UConn Biz School Eyes Hi-Tech Future
School forging cross-disciplinary links to address "big data"
The University of Connecticut has been in the spotlight of late, with a series of high profile announcements about the expansion of bioscience and STEM disciplines at the school. Faculty and students were at the legislature this week, supporting funding for the Next Generation Connecticut initiative. But where, in all of this, is the university’s School of Business? WNPR’s Harriet Jones sat down recently with business school dean, John Elliott.
While all the attention lately might be on boosting UConn’s ability to produce scientists and engineers, John Elliott would like you to know:
“We’re very much part of this.”
He says the business school can provide the bridge between academic achievement in technical disciplines and eventual commercial success, by fostering entrepreneurship.
“The school of business provides the infrastructure for the companies that will be created from all of this knowledge and all of this science.”
This is Elliot’s first year as dean. He arrived at the school last summer, with ambitions to focus on the ways in which new technology is interacting with and changing the business world.
“Our ability to deal with data has exploded. It didn’t used to be possible to think about this size of a database because your computing power wouldn’t support it. Today, the computing power is there, it’s efficient, it’s low cost, and so we can deal with problems that are just immense.”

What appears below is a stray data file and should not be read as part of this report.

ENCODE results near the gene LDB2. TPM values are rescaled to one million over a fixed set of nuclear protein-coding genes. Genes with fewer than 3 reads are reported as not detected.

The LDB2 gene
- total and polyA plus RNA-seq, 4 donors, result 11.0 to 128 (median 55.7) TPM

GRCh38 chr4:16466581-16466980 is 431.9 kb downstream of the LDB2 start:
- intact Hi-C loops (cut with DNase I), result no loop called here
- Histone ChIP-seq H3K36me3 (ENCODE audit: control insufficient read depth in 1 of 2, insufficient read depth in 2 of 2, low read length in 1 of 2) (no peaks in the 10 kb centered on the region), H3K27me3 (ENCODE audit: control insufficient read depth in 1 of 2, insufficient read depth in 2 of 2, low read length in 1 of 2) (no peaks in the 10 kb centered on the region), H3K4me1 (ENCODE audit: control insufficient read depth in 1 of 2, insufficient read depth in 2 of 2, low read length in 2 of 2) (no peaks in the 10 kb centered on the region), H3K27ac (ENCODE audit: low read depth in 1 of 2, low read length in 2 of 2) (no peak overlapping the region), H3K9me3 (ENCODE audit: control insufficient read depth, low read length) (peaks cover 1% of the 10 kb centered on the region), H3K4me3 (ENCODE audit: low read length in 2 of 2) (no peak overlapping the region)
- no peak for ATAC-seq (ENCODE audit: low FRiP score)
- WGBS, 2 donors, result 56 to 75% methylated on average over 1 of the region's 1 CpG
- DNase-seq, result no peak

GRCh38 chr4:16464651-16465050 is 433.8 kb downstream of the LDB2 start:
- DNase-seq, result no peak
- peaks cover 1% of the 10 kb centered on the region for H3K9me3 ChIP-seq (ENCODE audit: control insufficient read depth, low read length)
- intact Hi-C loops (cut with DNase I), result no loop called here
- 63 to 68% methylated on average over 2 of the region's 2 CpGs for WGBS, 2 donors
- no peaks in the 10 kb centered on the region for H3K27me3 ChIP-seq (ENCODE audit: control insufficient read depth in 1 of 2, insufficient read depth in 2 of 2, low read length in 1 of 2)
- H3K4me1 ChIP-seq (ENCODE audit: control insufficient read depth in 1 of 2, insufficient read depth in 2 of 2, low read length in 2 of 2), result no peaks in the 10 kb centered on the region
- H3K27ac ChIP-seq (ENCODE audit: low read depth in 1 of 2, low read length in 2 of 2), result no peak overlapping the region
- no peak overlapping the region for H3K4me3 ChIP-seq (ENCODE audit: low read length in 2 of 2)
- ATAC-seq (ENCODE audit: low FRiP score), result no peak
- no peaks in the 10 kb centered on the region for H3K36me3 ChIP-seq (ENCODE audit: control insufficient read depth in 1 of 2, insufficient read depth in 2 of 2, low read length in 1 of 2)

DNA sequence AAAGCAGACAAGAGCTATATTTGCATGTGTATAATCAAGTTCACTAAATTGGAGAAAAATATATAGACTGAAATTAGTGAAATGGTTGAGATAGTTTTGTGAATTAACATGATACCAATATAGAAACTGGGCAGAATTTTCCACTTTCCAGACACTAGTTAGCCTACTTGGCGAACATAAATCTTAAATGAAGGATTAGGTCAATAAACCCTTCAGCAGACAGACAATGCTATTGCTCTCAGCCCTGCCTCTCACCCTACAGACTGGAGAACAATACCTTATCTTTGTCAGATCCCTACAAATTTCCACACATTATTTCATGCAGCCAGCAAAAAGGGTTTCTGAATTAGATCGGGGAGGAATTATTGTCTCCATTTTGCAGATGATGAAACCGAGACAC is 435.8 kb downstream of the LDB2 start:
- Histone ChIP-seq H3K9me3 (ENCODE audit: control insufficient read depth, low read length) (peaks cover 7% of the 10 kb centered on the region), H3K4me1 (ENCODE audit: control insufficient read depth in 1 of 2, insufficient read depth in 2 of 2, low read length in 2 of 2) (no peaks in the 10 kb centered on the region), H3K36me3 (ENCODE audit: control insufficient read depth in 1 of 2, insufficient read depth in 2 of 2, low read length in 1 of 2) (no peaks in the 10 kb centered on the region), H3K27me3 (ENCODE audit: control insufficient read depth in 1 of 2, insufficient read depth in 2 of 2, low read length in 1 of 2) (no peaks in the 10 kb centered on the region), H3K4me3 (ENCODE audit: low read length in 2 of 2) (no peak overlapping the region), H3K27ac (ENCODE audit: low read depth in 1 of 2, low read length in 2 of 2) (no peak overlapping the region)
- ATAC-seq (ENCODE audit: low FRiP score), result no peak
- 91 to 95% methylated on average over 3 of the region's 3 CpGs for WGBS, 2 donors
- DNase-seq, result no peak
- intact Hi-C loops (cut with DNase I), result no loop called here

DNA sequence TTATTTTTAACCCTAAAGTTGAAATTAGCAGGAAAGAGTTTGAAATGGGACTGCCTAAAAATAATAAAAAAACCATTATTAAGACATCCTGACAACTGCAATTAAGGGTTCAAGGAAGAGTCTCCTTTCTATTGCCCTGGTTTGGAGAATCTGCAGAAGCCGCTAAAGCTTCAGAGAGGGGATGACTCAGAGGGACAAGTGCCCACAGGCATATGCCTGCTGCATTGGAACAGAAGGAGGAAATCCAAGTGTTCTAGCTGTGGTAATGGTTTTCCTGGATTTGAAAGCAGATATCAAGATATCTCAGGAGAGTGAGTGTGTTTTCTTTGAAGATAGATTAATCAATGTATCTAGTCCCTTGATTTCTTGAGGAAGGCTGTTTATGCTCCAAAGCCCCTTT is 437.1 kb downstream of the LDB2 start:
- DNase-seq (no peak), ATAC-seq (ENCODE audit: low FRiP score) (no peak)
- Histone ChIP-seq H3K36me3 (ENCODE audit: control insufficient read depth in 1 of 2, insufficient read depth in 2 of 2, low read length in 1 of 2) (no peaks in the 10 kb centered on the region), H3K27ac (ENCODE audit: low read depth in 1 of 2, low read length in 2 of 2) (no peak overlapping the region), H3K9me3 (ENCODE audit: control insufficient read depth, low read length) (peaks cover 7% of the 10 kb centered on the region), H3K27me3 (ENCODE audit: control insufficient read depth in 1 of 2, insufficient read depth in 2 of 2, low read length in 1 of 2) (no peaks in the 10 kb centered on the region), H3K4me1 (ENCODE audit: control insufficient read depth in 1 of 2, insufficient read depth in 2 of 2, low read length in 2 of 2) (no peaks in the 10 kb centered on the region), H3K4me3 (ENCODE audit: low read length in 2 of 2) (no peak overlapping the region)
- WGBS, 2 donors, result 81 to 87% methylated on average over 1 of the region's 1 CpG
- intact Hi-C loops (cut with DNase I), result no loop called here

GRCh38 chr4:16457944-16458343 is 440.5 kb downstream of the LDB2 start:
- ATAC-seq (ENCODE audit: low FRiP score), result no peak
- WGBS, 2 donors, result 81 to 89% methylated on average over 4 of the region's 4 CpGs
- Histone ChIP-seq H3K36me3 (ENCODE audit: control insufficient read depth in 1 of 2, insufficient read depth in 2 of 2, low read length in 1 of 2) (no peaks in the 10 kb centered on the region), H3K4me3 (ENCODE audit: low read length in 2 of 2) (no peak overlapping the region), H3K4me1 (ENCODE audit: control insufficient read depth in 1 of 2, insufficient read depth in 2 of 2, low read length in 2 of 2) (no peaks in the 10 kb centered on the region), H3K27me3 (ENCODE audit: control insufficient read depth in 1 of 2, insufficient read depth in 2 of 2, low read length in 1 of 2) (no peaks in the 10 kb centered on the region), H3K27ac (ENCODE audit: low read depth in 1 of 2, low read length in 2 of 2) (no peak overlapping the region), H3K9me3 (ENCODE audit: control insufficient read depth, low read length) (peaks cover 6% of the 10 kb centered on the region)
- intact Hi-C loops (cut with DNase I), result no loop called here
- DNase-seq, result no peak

Big data is now being addressed by faculty in management informations systems and in marketing. It also has implications for the medical field in genomics, the partnership that UConn is forging with Jackson Labs in Farmington. A related focus for Elliott is in digital media - the University has just opened a cross disciplinary digital media center where the business school comes together with fine arts and engineering.
“The cutting edge for digital media right now is partly about visualization. How can we help the human brain interpret information in different ways by how we present that information to them.”
UConn’s business school has had a mixed record in the past in forging links with industry, but Elliott says it’s now reaching out in new ways. The school worked with financial services professionals in Fairfield County to design its new Financial Management major, a course that’s being offered in Stamford. It’s also in the process of redesigning its executive MBA.